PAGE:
The Scottish Government’s White Paper on independence appears to have had little impact on voting intentions in the 2014 referendum, according to a new opinion poll.
The latest TNS BMRB survey recorded a 1% rise in support for a Yes vote compared with its last poll, which was conducted before the publication of the White Paper on November 26.
The poll also found that the majority held by those intending to vote No has narrowed in the last three months.
The survey of 1,055 people, conducted between December 3 and 10, revealed that 27% intend to vote Yes, up from 26% in TNS BMRB’s November poll, 41% plan to vote No, down from 42%, and 33% don’t know - a change from 32%.
Small month-by-month changes in opinion have now reduced the lead of the No vote by five percentage points since September, and by seven percentage points among those certain to vote.
In September, 25% said they would vote Yes and 44% backed a No vote, giving an anti-independence lead of 19 percentage points, compared with just 14 points in the latest poll.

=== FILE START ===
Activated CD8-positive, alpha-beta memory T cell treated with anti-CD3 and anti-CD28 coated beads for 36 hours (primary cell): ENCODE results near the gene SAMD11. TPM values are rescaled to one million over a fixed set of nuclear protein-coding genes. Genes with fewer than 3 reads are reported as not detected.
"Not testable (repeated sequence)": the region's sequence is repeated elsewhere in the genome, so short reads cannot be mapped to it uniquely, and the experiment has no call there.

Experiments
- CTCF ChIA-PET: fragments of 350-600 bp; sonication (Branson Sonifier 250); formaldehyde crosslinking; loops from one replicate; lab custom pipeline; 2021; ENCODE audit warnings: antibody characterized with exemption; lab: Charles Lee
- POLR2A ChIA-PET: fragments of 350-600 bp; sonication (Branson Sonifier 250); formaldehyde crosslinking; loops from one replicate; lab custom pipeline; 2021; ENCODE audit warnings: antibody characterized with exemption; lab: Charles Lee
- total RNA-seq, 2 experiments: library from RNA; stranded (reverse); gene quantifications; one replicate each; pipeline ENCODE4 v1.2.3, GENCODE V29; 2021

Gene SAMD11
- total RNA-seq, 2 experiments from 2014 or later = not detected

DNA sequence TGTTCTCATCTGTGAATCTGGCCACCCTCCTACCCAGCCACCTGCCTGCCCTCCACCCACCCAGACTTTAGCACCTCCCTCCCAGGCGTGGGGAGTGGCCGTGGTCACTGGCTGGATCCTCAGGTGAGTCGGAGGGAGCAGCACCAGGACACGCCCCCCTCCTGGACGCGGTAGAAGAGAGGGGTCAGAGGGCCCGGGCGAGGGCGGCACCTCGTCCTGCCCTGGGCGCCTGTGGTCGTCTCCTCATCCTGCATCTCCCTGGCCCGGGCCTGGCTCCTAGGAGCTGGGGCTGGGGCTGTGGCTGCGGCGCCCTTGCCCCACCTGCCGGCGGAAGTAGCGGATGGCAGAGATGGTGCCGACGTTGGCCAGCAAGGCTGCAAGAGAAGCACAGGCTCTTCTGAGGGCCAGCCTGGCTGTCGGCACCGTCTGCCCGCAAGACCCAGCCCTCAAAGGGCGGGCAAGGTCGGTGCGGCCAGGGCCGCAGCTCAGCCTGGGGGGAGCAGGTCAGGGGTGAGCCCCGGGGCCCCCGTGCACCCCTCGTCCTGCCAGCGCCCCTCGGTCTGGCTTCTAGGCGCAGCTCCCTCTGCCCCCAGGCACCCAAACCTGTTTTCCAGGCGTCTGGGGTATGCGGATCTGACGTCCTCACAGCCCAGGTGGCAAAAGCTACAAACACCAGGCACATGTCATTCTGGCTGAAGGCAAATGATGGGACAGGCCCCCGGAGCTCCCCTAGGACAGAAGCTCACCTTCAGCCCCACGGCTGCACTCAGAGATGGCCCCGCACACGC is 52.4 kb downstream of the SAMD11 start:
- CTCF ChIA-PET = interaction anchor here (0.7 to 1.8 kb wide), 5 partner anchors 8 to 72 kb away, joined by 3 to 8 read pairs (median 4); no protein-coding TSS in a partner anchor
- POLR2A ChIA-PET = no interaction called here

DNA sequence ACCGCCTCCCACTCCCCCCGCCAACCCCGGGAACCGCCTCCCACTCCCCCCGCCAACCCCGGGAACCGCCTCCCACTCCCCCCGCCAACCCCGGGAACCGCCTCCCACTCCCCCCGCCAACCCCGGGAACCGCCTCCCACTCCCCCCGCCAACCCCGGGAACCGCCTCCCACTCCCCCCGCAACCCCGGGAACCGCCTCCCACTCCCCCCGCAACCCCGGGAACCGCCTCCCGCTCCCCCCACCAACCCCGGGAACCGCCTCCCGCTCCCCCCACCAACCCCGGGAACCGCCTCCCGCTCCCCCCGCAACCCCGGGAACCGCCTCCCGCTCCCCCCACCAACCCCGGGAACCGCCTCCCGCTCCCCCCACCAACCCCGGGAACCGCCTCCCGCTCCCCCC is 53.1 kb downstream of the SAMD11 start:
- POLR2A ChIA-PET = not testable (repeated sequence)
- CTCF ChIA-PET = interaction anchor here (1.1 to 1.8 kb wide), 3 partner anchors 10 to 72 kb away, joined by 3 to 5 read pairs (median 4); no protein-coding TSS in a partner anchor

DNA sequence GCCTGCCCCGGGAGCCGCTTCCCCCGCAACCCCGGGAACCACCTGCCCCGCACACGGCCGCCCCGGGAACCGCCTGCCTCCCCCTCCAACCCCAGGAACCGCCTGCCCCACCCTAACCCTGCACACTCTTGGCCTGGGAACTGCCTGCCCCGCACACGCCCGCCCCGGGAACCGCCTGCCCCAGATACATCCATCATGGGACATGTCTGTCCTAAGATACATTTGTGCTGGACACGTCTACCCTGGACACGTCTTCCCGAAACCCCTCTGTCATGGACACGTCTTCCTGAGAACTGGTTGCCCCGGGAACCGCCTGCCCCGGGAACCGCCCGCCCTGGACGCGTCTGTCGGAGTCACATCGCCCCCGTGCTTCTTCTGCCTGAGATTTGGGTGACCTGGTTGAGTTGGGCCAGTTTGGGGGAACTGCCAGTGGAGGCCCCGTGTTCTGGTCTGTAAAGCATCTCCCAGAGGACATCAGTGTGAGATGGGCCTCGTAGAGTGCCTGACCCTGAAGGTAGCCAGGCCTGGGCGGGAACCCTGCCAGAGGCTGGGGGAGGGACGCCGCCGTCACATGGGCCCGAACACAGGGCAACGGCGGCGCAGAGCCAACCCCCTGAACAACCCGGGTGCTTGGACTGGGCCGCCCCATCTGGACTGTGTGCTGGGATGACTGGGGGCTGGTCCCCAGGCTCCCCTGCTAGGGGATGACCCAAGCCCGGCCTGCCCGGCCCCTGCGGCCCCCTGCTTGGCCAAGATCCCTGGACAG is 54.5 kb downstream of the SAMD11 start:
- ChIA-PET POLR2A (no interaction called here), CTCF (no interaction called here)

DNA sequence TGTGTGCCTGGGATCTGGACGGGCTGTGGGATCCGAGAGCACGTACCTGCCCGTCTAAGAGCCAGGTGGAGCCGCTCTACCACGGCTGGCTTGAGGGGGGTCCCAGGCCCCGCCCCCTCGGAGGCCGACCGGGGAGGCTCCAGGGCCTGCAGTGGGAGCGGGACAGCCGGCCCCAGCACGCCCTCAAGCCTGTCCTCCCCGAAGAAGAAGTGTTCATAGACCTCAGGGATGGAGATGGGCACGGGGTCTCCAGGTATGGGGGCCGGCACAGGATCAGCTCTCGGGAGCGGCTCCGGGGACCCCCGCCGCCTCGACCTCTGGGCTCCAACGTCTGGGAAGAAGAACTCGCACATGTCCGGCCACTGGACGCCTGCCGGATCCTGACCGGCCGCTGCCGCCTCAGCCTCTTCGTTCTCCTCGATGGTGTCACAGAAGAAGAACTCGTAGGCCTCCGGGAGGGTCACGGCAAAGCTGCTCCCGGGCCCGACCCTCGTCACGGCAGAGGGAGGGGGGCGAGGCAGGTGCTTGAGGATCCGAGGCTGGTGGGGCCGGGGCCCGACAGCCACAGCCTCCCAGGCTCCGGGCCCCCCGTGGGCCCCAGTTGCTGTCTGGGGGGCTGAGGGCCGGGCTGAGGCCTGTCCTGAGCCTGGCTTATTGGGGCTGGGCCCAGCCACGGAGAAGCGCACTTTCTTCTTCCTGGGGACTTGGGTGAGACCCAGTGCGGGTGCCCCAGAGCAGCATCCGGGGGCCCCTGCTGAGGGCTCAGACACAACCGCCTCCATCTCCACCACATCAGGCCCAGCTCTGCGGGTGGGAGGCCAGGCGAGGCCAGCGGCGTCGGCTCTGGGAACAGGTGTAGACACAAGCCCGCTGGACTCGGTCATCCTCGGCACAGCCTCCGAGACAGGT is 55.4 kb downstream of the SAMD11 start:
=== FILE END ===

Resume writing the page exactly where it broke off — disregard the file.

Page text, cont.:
Among those certain to vote, in the latest poll 45% intend to vote No, 30% will vote Yes and 25% don’t know how they will vote, giving the No vote a 15 percentage point lead. This is compared with the September poll when 50% said No, 28% said Yes and 22% said they did not know how they would vote - a 22 point lead for No.
The latest poll also revealed that 68% of people were aware of the Scotland’s Future White Paper, setting out the SNP Government’s vision for an independent Scotland. Awareness was lowest among the 16-34 age group, at 45%, while 81% of over-55s had heard about the document.
But 68% of those who were aware of the document said it has had no influence on their vote, while a further 19% said it has had very little influence. Only 14% said it had influenced them.
Tom Costley, head of TNS in Scotland, said: “The narrowing of the gap represents a drift in both the Yes and the No votes, rather than any strong movement on either side.
“It underlines the importance for both Yes and No campaigners of engaging with the one third of the electorate who remain undecided. Two thirds of adults in Scotland say they are certain to vote, and many of them have not yet decided which way to go. There is still all to play for.”